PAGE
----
Astrology and Occult
Atheism and Agnosticism
Holy texts
Places of worship

Gods of the Covenant

Before the Writ of Union, during the era of the Covenant and after the Schism, Sojourners, Covenant and many of their splinter religions, worshipped the same collection of gods, referred to The Pantheon. There are literally thousands of named gods, and groups of tens of thousands of unmanned gods. While their names different, many of them came from interpreting the ancient texts, so many of the gods are incredibly similar.

  • Kalmaras The Warrrior: Regarded as the central warrior god of the Pantheon, Kalmaras is the perfect ideal of a warrior. He's honourable, skilled, possessed of cunning and wit, a skilled strategist and is dedicated to the protection of those under his protection. Its not uncommon for many Sangheili warriors to pray to him before battle, or have prayers, psalms, or quotes of Kalmaras imprinted on their armour, weapons and vehicles.
  • Uratak The Fallen: Once an equal to Kalmaras, and his sworn brother, war eroded his psyche and drove him mad, and in his madness, he had to be imprisoned. Regarded as the evil side of war, Uratak is also known to be very powerful, albeit poorly focused, and dedicated to the destruction of his enemy. Storm Covenant cults would worship him heavily as their waking god, the Ur-Didact.
  • Almata The Wise: Wife of both Kalmaras and Uratak, at different times, Almata is regarded as the goddess of wisdom, science, the home and of women. Sangheili and San'Shyuum regarded her very differently, with the Sangheili seeing her as a goddess only relevant to women, who would pray to her for protection, and admired to follow her example of being a wise consul, with a fierceness all of her own, whereas San'Shyuum treated her as a central god, pray to her for inspiration and guidance in academic endeavours. During the war, worship by the San'Shyuum declined sharply, while after the war, many disparate Sangheili prayed to her for guidance. The Storm Covenant cult prayed to her as the wife of their waking god, though in truth she actively sabotaged their efforts and was directly opposed to their goals.
  • Favranas The Builder: The former god of artisans, weaponsmiths and armourers, Favranas constructed weapons, armour and ships for the warrior gods, but sold them at high cost, despite their war. Considered an allegory for war profiteering, Favranas was supplanted by the goddess, Zaemekis, who saw flaws in the designs of the older gods creations. When the Great Journey began, Favaranas stayed behind, in penance for his sins.
  • Zaemekis The Artisan: Zaemekis was the goddess of artisans, weaponsmiths, armourers, shipwrights and engineers. In the legends, she is younger than the other gods, but her intelligence and precocious nature saw her supplant the corrupt Favranas as the creator of the weapons for the gods.
  • Strategos:
  • Tarnnes the Brave: Young, but wise beyond his years, and a very capable commander, he lead many of his fellow gods in battle against their enemies. The patron god of officers, many look to him for inspiration and zeal when leading their warriors into battle.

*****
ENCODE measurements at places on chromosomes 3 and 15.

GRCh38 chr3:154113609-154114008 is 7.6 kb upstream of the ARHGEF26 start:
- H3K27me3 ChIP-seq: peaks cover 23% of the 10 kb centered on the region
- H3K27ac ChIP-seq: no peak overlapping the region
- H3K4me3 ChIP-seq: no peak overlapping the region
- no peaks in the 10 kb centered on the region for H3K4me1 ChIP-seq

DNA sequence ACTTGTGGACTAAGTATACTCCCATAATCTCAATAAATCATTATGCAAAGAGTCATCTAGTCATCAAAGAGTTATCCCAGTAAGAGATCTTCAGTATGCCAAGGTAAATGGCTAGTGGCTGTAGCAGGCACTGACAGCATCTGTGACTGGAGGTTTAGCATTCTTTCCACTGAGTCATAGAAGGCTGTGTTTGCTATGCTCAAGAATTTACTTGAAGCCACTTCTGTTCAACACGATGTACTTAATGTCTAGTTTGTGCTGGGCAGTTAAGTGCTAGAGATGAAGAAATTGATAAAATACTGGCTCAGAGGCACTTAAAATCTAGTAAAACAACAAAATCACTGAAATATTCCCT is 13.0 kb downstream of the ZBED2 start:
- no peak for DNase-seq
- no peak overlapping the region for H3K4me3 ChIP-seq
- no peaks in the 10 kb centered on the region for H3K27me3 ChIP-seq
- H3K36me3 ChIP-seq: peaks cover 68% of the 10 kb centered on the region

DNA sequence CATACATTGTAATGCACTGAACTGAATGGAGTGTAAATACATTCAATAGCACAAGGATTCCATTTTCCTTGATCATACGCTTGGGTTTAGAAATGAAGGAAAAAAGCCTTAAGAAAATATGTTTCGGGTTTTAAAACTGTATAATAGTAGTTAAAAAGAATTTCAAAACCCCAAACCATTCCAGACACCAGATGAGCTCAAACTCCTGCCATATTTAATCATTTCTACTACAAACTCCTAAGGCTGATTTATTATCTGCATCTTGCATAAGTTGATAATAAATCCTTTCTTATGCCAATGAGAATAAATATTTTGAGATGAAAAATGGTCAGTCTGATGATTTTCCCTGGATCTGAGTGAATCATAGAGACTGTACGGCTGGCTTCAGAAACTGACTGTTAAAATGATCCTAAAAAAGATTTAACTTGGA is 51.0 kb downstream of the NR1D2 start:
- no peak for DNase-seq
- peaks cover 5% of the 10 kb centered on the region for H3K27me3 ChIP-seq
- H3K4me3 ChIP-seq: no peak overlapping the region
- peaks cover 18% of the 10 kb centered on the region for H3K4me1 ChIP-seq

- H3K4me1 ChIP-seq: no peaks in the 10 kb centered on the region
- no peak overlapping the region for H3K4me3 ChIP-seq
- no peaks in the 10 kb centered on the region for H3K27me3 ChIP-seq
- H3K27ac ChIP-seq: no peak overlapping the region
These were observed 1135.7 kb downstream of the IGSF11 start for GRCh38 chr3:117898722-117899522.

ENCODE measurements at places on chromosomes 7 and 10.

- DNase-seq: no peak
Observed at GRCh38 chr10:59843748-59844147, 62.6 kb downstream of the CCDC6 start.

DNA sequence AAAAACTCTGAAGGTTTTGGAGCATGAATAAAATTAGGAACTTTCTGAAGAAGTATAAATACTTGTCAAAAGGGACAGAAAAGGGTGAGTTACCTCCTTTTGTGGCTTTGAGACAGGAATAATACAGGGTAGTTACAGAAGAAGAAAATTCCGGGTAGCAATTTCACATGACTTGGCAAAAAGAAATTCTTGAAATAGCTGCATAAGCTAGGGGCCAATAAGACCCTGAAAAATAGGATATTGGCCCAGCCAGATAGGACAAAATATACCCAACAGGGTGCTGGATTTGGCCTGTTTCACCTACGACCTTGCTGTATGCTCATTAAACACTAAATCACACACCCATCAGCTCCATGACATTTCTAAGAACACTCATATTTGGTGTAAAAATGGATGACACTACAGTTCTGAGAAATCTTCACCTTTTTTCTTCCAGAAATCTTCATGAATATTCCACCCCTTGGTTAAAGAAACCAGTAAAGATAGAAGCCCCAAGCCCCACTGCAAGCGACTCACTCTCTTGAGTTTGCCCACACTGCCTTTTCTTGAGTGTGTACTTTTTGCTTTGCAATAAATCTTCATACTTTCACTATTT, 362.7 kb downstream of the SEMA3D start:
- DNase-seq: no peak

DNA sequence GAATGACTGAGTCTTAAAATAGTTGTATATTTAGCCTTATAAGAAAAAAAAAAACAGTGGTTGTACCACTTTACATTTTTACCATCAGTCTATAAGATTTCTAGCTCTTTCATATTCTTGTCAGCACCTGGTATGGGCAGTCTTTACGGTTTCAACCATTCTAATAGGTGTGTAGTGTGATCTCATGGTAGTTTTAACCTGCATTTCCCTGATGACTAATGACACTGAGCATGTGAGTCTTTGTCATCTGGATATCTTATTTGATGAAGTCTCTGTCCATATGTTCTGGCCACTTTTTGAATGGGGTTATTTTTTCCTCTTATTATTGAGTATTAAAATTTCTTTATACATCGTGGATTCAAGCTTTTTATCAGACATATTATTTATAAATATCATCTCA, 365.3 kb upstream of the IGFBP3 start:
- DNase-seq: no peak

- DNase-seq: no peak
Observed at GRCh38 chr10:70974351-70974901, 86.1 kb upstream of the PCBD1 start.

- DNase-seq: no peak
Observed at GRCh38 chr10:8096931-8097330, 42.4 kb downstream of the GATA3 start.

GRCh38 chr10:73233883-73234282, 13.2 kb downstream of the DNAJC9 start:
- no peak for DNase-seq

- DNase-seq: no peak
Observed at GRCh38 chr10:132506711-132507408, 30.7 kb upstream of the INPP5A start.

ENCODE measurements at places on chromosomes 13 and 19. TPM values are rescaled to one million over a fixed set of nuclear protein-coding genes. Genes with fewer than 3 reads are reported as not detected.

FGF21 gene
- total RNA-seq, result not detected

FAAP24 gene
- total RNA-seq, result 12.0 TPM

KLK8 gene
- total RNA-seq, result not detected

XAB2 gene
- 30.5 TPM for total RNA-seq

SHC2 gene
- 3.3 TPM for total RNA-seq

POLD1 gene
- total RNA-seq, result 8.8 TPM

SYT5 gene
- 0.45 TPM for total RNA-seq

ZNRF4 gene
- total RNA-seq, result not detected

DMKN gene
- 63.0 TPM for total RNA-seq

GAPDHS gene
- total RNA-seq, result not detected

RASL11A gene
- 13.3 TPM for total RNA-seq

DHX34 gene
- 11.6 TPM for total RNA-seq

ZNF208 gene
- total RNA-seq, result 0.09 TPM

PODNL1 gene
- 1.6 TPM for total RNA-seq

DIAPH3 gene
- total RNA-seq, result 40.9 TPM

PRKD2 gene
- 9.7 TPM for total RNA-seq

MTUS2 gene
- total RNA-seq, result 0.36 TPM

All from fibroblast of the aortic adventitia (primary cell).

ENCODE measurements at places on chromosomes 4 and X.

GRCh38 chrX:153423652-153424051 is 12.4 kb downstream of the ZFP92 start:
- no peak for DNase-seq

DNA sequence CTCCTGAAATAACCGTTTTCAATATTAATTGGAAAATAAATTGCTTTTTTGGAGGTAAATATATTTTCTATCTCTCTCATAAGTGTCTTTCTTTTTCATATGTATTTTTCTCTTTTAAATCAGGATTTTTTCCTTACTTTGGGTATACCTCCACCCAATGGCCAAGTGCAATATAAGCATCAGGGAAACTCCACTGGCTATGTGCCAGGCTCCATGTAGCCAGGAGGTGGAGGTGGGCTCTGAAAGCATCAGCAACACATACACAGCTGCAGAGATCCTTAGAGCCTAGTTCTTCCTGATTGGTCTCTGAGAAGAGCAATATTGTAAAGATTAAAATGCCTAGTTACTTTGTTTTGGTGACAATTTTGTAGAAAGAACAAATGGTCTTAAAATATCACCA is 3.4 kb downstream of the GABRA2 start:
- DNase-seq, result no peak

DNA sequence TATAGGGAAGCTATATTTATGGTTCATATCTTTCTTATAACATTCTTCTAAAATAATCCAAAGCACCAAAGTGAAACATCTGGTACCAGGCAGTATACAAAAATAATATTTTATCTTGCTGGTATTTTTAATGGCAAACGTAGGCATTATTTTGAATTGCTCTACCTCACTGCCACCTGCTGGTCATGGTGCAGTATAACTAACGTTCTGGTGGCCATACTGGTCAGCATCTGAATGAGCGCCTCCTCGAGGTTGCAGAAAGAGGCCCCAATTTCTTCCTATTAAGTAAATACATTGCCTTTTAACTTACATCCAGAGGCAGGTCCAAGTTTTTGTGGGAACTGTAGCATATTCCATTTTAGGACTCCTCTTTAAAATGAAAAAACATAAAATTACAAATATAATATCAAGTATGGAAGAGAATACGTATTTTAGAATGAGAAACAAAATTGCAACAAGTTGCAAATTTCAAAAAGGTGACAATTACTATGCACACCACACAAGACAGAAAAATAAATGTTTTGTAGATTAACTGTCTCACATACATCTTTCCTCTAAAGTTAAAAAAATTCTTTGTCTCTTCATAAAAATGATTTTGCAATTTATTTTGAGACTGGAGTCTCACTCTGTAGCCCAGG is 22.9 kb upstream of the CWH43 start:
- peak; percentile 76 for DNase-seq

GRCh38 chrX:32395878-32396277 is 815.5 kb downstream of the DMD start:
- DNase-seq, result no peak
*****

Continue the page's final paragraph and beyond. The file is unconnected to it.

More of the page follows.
• Grammarian:
  • Haruspis:
  • Bitterness of the Vanquished:
  • Catalog:
  • Chant To Green:
  • Confirmer:
  • Endurance of Will:
  • Traveller:
  • Mendicant Bias
  • Primordial

Religions of the Galaxy

Human Religions


Main Article: Christianity

Starting in roughly 30 AD, Christianity initially was viewed as a radical Jewish sect by the ruling government, the Roman Empire: incorporating belief that Jesus Christ of Nazareth, Judea was the promised Messiah into the Jewish faith, the Pharisees and other members of Judaism's priesthood considered the sect to be heresy and attempted to stamp out the new faith at every turn, an attempt aided greatly by the Roman persecution after the burning of Rome during Emperor Nero's reign. Christianity would survive these persecutions however, and would eventually become the state religion of the Roman Empire during the reign of Constantine: shortly thereafter, however, the empire would split into the Roman Empire and the Byzantium Empire, and the church would likewise split into the Roman Catholic Church and the Eastern Orthodox Church, respectively.

The precise history and divisions of Christianity becomes more muddy after the split, but the Roman Catholic Church would continue as a the leading force in Europe once the split empire of the Romans fell to ruin. The Catholics would eventually become corrupt, however, with bishops and popes elected by bribery and threats, and underground sects of Christianity as well as Jews were persecuted by the church as heretics, fiends and sorcerers, accused of bringing misfortunes such as the Black Plague upon the people. However, starting in 1517 with Martin Luther's publication of the famous Ninety-Five Theses, the pope's iron authority began to fall apart: the Protestant movement was born, with the denominations of Lutherans, Baptists, Presbyterians and others beginning to crop up across Europe, and while the Church began the Catholic Reformation with the aid of monastic orders such as the Jesuits, Franciscans and Dominicans, the division was irreversible.